Campus Outreach tackles tough topics with new series “Race and Grace”

Campus Outreach held its first “Race and Grace” series meeting on Feb.16 in the Campus Center Ballroom. The series sparked a rather large turnout as students piled in to hear from the panelists Jason Williams, Rickey Hunley, Ben Weber and Felix Moten.

Williams founded the Aspire Movement, an organization geared towards helping and equipping the next generation of urban leaders in Birmingham, Al.. Hunley is the linebackers’ coach at UWG and academic coordinator for the football team. Weber is the local director for Campus Outreach and also serves as the chaplain for the UWG football team. Moten is the senior pastor of Word of Truth Christian Church in Bremen, Ga..

“I believe the series facilitated by Campus Outreach is courageous, diverse and relevant,” said Moten. “I had the privilege of being a panelist at several events over the years at UWG. I must say that of all of them, ‘Race and Grace’ was the most successful and well attended.”

The meeting was an hour long and consisted of the panelists introducing themselves and explaining how they have personally dealt with racism within in their own lives.

“I essentially grew up with one foot in a very underprivileged area in a predominately black neighborhood where my first friend, first babysitter and first girlfriend was black,” said Weber during the panel, “while my other foot was in a predominately white area of privileged people where I attended school.”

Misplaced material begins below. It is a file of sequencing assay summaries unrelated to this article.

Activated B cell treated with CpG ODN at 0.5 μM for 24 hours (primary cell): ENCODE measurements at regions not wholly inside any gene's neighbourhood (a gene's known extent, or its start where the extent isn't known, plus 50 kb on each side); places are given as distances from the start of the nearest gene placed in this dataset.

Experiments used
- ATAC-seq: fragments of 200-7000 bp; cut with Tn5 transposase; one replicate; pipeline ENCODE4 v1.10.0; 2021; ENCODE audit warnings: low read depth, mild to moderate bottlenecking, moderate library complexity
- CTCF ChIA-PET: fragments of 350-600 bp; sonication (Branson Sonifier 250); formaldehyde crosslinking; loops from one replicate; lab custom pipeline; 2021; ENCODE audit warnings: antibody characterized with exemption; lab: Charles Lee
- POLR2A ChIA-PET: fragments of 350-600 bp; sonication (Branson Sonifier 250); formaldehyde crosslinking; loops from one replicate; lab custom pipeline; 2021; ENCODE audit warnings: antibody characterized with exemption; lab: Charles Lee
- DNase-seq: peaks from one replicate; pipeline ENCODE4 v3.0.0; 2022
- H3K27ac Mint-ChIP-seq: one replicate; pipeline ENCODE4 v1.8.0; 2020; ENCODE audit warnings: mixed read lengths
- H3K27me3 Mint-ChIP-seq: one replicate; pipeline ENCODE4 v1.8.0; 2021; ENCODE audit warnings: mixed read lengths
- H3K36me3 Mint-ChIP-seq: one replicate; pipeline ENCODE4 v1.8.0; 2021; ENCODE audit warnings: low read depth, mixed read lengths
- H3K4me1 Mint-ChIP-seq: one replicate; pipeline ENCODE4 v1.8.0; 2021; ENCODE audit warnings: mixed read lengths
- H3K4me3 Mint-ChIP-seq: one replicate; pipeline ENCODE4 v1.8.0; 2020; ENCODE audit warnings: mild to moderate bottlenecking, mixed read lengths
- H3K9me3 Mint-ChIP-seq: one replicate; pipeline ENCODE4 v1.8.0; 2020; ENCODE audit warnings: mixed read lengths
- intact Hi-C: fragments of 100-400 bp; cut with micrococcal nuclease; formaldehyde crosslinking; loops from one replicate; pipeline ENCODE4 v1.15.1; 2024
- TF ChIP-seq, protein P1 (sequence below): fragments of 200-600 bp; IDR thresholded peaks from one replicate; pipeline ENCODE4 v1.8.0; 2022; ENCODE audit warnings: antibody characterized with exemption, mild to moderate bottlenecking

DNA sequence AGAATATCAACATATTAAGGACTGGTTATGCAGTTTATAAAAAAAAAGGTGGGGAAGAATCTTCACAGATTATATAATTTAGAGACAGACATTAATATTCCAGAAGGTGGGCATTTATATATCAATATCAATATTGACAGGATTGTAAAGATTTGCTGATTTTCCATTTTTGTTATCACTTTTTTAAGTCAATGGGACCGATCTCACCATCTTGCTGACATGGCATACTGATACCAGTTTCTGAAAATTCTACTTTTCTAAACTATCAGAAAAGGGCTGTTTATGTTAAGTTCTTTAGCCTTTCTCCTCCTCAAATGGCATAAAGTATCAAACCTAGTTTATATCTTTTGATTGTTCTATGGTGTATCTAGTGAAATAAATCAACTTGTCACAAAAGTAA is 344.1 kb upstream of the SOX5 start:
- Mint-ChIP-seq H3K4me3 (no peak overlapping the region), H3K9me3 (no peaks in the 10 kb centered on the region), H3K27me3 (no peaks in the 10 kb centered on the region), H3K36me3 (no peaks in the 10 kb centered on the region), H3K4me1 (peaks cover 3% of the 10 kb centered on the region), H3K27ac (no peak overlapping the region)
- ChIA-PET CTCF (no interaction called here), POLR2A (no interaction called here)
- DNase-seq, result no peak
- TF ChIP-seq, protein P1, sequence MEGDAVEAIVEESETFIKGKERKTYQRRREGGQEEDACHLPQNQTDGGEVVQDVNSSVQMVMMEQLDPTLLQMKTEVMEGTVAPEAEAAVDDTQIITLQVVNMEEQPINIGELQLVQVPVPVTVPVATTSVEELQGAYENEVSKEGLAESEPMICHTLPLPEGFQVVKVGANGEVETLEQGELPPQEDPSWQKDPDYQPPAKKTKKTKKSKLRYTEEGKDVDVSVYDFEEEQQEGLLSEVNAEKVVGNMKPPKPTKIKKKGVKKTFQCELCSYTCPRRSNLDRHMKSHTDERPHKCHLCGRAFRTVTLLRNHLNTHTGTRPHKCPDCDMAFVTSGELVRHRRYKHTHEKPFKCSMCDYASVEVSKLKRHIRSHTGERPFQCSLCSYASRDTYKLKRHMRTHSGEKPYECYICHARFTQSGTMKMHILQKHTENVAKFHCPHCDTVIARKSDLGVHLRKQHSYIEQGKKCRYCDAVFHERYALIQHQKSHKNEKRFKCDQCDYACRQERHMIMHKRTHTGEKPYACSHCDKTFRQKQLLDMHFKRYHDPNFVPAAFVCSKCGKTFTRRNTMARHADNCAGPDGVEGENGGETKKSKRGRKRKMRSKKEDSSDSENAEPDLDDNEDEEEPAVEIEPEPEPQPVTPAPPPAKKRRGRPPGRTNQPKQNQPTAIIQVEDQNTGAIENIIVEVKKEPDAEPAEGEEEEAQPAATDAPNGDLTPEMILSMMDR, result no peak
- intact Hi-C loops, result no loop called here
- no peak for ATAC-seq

Williams also recalled instances where race affected him personally. Williams and his wife, an , attended a charity event where people donate toys to underprivileged families.

“The women who greeted my wife and I led her to the table to pick out presents while they led me to donate. They assumed that here was this single black mother getting presents for her children, when in reality, we were there to donate gifts ”

After students heard how race personally affected each of the panelists, they had the opportunity to text in questions.

Students also approached Moten after the panel with more questions.

“In each of these discussions, the positive thing I took note of was there seemed to be a genuine desire in each participant to understand the position of the others,” said Moten. “In my opinion, opening the lines of communication and seeking to understand our differences are key catalysts to seeing any significant racial reconciliation.

“I applaud Campus Outreach for being so willing and so courageous to tackle this subject,” continued Moten. “I am certain to some degree they run the risk of coming under scrutiny within racial and religious circles. I thank the organization as a whole and all of its individual components for not shrinking back from this subject and further validating the authenticity of their own character, integrity and faith.”



Leave a Reply

Your email address will not be published. Required fields are marked *